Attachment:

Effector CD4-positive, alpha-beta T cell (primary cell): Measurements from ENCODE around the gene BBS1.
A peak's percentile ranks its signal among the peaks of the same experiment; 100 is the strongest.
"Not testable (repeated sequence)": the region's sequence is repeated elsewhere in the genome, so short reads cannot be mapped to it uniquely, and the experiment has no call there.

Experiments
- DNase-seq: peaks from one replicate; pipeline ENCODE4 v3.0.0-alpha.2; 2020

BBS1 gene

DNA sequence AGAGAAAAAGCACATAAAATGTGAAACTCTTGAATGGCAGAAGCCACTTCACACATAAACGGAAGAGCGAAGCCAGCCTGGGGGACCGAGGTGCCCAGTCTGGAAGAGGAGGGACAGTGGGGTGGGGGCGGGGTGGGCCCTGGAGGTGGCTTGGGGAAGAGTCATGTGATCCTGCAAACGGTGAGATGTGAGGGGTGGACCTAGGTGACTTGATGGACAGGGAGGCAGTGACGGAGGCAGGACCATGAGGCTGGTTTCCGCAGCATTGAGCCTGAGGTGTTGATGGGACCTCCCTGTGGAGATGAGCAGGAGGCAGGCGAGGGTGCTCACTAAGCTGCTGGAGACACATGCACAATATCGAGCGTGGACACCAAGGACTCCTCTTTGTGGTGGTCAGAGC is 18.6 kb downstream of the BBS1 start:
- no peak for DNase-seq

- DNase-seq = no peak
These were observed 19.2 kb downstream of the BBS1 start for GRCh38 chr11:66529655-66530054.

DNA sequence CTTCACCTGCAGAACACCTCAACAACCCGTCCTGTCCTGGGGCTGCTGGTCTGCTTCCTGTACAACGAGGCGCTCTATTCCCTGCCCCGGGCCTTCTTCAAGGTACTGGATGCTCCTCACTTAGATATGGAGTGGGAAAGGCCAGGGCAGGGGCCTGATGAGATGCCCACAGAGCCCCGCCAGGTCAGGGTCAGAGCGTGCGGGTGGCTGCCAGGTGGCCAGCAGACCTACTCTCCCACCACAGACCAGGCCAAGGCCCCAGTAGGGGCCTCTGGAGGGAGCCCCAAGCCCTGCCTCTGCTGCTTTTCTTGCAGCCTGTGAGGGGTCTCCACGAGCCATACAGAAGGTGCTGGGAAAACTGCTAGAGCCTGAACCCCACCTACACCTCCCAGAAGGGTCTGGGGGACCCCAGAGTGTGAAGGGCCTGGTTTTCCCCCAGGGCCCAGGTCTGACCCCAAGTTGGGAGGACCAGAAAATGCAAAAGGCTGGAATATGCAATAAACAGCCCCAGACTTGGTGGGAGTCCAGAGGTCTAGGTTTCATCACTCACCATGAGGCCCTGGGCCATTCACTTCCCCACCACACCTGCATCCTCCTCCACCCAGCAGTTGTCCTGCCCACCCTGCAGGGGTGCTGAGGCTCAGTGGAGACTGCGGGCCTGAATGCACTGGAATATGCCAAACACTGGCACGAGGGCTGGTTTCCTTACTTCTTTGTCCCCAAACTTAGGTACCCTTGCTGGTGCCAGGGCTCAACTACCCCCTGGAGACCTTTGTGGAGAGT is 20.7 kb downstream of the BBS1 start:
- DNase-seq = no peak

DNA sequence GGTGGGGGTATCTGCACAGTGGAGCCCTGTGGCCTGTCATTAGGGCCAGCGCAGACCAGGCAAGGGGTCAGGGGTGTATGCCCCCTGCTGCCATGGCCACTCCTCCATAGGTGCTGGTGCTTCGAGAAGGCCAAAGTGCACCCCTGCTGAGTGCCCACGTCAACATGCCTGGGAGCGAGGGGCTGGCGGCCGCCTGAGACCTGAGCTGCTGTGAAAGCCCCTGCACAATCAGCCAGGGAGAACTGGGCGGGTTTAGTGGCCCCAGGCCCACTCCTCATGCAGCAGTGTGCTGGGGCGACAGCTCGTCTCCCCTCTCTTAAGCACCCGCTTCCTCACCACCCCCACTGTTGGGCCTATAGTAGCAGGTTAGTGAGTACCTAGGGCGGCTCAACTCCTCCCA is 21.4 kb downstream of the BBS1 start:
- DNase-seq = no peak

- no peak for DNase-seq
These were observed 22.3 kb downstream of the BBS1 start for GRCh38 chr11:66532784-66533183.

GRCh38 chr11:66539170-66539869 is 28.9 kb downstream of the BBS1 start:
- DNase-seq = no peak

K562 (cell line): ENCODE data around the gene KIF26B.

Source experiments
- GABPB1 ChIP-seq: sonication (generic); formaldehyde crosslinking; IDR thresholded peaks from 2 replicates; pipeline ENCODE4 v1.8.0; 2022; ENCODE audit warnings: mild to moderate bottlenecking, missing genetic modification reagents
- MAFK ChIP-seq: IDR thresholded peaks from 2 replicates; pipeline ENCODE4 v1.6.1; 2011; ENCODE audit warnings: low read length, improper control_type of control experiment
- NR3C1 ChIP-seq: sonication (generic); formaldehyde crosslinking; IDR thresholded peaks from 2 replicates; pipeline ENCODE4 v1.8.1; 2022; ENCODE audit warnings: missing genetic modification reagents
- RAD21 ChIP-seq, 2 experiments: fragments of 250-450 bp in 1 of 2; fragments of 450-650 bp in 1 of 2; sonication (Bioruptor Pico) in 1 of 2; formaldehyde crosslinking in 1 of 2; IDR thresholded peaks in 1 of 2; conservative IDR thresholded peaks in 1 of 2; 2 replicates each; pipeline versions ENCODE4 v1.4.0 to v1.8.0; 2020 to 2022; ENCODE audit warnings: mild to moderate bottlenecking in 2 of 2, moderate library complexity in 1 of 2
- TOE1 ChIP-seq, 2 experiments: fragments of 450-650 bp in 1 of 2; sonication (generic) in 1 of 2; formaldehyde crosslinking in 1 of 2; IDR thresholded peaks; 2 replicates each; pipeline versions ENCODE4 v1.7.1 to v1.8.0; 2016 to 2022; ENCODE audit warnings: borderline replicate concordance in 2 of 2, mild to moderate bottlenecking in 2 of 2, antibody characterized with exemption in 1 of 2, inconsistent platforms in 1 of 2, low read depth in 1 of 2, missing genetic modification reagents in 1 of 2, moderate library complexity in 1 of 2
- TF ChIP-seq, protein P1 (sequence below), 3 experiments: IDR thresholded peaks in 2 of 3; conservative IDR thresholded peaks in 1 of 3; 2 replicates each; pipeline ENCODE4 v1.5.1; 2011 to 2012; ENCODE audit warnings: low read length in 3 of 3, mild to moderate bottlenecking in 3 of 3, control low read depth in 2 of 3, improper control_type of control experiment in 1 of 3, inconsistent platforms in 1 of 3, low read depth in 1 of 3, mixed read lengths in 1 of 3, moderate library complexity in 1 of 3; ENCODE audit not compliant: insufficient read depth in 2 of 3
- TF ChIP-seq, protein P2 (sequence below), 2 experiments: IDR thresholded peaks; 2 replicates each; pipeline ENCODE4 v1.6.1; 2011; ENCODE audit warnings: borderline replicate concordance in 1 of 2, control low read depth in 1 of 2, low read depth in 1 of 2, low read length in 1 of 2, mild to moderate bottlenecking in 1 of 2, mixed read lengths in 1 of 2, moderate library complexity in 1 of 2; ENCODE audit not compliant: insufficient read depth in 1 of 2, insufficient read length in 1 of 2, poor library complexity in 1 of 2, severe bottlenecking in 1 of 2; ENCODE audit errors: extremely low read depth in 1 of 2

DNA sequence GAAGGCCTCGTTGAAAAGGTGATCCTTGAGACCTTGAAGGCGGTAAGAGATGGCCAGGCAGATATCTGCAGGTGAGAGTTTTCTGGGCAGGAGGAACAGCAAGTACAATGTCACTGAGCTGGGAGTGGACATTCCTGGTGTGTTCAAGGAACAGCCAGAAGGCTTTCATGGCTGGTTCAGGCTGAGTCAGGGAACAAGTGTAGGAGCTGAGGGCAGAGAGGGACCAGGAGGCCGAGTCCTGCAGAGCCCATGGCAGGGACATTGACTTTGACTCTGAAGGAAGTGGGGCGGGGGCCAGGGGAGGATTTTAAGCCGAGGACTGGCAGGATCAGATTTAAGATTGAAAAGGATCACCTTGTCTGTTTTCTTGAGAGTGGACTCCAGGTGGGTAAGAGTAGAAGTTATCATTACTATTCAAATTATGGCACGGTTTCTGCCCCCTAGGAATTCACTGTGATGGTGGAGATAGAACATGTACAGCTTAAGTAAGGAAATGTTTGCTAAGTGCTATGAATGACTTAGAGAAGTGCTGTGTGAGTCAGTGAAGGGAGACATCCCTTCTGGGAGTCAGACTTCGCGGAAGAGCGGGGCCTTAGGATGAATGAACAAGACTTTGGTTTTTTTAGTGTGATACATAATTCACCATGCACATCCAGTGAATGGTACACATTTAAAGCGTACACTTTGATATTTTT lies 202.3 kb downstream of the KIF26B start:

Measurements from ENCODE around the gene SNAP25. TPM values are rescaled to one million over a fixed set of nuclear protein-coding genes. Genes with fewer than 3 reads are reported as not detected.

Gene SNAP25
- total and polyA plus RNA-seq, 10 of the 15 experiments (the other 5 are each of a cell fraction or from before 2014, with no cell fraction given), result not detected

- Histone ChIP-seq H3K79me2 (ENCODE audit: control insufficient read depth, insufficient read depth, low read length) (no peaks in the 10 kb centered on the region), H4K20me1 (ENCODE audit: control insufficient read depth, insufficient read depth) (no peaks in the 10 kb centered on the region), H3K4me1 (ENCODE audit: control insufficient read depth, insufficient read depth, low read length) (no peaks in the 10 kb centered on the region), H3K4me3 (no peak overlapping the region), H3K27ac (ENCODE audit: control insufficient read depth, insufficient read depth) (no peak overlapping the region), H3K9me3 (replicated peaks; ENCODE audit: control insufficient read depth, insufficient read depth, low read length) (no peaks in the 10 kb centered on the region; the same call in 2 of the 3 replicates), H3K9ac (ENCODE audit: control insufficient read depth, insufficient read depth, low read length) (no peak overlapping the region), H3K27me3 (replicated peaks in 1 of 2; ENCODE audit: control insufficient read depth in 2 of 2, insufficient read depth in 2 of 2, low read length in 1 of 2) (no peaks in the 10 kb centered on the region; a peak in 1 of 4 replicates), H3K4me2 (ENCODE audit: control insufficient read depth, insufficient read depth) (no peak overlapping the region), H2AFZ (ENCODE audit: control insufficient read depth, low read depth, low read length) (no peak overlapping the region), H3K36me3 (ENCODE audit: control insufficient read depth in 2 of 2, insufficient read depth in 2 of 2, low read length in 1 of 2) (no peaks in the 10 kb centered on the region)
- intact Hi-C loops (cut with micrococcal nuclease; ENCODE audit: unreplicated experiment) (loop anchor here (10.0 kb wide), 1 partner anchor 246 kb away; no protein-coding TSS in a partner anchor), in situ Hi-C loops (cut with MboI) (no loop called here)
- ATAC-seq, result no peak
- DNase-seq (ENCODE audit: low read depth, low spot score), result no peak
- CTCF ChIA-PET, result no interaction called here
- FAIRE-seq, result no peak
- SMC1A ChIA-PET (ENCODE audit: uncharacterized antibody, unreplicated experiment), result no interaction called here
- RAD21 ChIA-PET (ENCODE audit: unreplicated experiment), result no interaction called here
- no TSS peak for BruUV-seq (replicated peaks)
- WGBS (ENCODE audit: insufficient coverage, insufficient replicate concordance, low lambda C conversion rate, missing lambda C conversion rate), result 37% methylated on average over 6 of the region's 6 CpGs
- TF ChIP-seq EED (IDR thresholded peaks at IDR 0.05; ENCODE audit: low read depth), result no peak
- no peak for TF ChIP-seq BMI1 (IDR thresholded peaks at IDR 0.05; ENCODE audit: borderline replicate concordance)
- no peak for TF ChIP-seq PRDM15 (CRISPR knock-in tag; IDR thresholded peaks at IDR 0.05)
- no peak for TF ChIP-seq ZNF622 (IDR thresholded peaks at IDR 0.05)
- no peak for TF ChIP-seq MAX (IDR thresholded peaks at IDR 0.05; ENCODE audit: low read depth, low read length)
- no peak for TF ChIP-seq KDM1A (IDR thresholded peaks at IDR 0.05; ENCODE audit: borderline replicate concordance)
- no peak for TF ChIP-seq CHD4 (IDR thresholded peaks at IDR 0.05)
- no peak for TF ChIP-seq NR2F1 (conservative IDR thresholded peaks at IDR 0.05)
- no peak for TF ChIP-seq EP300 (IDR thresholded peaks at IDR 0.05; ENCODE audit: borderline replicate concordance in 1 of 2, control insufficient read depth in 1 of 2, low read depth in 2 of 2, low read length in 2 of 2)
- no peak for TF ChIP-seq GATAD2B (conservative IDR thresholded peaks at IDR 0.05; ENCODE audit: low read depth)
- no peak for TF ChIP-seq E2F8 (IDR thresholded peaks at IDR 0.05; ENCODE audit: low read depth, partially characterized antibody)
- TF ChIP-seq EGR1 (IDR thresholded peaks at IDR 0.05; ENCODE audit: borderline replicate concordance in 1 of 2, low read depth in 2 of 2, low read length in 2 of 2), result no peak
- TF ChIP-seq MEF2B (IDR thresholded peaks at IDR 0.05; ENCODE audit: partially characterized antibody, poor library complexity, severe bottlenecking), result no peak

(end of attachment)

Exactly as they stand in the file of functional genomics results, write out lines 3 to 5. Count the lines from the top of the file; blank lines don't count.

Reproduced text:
"Not testable (repeated sequence)": the region's sequence is repeated elsewhere in the genome, so short reads cannot be mapped to it uniquely, and the experiment has no call there.

Experiments
- DNase-seq: peaks from one replicate; pipeline ENCODE4 v3.0.0-alpha.2; 2020